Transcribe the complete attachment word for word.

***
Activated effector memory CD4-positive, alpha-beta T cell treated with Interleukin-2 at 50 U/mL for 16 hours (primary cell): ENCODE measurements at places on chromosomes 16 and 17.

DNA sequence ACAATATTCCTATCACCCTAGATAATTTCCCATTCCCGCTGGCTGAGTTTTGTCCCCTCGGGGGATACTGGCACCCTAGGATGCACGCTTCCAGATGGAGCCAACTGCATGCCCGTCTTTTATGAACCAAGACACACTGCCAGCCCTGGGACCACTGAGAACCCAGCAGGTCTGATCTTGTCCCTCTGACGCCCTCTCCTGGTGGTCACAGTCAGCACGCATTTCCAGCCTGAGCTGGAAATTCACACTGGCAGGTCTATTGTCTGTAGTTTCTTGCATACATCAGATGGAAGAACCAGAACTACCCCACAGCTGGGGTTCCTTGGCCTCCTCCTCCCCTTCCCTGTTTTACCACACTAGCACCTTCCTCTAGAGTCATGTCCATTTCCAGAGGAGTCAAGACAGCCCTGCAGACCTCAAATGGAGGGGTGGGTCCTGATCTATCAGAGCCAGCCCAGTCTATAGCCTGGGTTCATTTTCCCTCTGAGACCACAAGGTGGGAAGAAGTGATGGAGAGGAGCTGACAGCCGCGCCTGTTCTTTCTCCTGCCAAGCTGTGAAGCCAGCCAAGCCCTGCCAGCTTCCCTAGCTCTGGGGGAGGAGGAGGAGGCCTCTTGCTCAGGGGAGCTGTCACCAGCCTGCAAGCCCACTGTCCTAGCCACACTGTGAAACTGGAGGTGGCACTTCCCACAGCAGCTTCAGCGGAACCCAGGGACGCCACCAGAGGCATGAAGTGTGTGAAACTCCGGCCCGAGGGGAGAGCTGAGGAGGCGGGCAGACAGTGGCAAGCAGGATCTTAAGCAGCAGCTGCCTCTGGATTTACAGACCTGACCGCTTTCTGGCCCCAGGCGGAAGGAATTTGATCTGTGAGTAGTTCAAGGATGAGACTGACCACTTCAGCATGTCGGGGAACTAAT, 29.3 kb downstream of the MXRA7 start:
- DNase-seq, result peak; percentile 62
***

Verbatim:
Activated effector memory CD4-positive, alpha-beta T cell treated with Interleukin-2 at 50 U/mL for 16 hours (primary cell): ENCODE measurements at places on chromosomes 16 and 17.

DNA sequence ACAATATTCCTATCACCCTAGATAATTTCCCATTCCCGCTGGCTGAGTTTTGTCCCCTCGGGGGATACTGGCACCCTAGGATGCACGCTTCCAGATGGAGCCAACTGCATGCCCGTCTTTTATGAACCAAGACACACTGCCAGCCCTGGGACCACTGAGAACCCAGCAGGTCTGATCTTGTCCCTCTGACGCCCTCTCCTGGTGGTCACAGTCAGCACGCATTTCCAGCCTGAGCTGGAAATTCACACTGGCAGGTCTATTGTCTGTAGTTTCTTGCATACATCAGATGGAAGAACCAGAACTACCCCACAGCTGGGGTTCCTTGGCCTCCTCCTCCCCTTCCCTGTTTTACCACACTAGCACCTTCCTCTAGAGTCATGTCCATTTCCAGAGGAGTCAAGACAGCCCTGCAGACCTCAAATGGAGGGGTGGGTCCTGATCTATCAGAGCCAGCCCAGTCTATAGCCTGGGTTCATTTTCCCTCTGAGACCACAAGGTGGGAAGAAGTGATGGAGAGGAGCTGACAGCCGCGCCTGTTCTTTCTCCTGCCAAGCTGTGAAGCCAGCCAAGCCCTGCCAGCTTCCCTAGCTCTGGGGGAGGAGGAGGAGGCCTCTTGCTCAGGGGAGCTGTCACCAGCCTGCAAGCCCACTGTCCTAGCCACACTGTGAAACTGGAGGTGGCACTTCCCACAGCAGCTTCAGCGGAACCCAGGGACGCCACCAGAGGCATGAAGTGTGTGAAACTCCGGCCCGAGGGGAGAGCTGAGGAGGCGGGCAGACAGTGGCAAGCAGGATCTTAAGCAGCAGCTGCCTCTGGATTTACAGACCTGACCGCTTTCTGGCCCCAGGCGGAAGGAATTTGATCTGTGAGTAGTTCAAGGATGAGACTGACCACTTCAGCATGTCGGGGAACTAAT, 29.3 kb downstream of the MXRA7 start:
- DNase-seq, result peak; percentile 62